12. cool; but the visual effect would be greater with some wheels attached + a motor with higher RPM. Even better if it had a speed counter or summat on the output(s).

  13. that lad will go far, Il give him a few weeks before audi kicks down his door and demands his services for the good of mankind. Though the dawn of the lecky car suggests that this kind of thinking is a little outdated. damn nice tho :)

  14. QBASIC has the OUTP command just for writing ports, not sure what happens if you just POKE the same address. POKE was in constant use on the C=64 but I don’t think I’ve ever used it in Qbasic.

  15. BASIC on the c64 used PEEK/POKE to access memory and IO was in the same memory space as RAM

    with QBASIC on a x86, the IO is in a seperate memory space, but i beleive QBASIC has extra functions to peek/poke IO
    and yeah, it also has some functions to run assembly

  16. This project is awesome – I love mechanical things, bonus for automated control.

    Qbasic under dos works well for these projects because dos does not have the memory protection layers that insulate the hardware as found on subsequent os’s., though there are some dll’s that allow similar functionality under vb.

    INP and OUT are the commands you are thinking of to control the port.

    Fwiw, I’m currently working on a project that uses COM serial port pins under vb2008… what’s nice is that there is a PINCHANGED event that fires when things like the RING pin change state, so you don’t have to poll the port for input.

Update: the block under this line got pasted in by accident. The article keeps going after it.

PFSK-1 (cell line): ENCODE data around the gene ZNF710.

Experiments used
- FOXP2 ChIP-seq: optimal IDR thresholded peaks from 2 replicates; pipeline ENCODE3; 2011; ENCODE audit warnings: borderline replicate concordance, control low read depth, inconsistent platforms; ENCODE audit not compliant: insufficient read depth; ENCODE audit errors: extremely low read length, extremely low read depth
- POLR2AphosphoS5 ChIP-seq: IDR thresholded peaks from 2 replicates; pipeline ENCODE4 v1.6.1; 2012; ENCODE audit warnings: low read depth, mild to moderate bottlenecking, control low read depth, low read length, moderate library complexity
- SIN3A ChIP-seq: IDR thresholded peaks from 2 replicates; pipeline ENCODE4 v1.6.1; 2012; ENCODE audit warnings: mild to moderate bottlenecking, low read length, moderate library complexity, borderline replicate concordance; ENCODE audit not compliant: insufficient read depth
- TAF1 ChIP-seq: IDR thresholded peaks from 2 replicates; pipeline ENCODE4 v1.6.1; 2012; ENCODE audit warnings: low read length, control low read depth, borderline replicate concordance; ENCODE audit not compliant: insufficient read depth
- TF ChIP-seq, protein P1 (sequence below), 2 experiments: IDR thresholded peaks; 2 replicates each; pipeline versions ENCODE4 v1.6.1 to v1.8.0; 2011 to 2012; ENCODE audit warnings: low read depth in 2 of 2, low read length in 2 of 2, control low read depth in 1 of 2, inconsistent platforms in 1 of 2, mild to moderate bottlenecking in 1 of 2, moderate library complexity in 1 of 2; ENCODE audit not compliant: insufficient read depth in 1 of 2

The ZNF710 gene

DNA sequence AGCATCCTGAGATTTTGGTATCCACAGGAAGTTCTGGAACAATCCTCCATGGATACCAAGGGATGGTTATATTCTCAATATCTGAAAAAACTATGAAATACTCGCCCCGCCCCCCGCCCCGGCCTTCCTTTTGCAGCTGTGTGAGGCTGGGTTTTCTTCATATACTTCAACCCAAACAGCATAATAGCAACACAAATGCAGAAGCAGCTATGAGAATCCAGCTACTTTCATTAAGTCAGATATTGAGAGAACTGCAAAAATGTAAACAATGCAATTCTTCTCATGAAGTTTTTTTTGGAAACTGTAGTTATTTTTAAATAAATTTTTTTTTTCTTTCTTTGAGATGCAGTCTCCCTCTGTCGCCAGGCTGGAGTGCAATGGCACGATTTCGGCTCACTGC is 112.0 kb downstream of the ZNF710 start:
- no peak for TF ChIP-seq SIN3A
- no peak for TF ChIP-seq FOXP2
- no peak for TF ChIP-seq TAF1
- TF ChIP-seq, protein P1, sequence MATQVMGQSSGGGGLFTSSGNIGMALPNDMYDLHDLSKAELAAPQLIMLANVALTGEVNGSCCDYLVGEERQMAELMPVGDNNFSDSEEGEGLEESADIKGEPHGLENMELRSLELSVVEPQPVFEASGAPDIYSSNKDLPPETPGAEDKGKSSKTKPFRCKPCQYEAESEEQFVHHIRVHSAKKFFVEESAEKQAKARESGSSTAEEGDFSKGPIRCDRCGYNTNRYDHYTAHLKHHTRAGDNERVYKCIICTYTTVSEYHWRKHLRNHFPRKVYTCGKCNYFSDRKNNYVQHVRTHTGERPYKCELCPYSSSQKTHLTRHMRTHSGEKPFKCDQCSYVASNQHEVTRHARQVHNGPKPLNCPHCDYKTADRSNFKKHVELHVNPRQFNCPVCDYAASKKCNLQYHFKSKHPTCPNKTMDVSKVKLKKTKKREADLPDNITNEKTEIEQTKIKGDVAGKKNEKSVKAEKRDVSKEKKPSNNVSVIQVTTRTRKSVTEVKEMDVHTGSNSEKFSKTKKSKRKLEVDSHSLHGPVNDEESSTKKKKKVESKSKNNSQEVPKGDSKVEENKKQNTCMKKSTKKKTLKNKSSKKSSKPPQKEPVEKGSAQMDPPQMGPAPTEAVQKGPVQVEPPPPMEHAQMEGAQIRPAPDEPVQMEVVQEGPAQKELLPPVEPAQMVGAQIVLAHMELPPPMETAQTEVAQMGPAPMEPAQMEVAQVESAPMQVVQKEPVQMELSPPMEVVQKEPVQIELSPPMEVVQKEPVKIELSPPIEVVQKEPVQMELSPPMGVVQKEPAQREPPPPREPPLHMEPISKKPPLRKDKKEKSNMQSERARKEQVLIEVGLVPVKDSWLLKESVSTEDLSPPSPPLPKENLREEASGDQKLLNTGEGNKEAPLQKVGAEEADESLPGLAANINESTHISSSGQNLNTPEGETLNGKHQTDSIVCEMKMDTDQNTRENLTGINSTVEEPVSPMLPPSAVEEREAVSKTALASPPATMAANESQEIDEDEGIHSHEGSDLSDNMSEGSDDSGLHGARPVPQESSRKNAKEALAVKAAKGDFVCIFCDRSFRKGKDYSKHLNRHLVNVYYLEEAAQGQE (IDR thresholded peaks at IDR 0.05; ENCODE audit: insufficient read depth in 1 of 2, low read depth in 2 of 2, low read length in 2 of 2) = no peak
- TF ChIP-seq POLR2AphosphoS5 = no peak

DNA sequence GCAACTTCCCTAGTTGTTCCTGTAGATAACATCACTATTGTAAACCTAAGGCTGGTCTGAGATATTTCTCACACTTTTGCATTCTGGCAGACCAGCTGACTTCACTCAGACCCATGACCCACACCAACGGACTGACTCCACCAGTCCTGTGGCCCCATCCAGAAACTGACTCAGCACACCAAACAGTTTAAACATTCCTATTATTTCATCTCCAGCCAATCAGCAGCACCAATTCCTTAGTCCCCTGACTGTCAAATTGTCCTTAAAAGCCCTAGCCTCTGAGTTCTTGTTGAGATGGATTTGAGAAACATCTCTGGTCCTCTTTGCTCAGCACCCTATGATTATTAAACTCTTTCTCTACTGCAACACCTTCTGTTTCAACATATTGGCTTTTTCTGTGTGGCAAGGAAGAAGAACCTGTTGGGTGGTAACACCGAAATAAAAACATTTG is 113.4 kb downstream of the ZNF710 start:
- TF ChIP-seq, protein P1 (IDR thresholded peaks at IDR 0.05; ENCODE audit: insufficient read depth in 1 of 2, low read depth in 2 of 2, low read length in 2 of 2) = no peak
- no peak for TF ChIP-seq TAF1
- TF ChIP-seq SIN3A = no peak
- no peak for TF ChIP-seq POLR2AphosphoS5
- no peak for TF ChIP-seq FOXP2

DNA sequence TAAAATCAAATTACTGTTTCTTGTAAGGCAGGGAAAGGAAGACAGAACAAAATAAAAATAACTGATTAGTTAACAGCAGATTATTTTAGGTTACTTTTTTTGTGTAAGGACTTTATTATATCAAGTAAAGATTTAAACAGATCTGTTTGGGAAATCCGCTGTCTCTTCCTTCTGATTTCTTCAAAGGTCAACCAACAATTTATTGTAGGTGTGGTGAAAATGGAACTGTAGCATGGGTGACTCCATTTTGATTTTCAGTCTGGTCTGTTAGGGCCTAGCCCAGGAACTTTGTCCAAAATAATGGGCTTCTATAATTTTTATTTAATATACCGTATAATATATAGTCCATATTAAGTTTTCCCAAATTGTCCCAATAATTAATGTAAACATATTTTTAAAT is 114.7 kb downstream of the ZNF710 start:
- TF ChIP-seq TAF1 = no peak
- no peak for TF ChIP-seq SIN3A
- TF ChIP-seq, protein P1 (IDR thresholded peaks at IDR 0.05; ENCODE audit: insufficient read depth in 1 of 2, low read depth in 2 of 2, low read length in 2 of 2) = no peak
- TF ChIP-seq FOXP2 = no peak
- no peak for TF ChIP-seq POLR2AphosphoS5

17. hah!, this is quite embarassing. Most of the robotics projects I had seen were coded in c. I never could get the hang of c, it seemed so unintuitive. All the responses are more than I could have hoped for.

  18. wow… qbasic… that brings me back to my beginnings with programming in elementary school. I believe qbasic set the tone for my lack of coding conventions. It was great to learn with, but man the coding was ugly.

  19. That is stupidly amazing. I mean, it’s so much compact into a little space and all so precise. It is truly amazing what that guy did.

    However, it’s disappointing that he did all that but did it in QBasic in the end. It also looks like he’s been brain washed into thinking DSG is the way to go for people’s cars. Just keep it simple, fun, and interesting and stick with a single clutch and real shifter :-). I guess it would be great for a robotically or remotely controlled car though.

    But all in all, very, very nice.


  20. Modeler after my own heart. With some excellent cad skills, a very precise breakdown of said model, & a state of the art machine shop…

  21. Electric cars won’t do away with gears completely, driving up a hill or when 4wheel versions become available or electric vehicles that pull heavier loads, they would need gears to not burn out the coils surely, and having a faster pull up without burning out would also be aided by gears.
    Look at electric models cars and robotics and such, some stuff needs gears other stuff can be driven directly.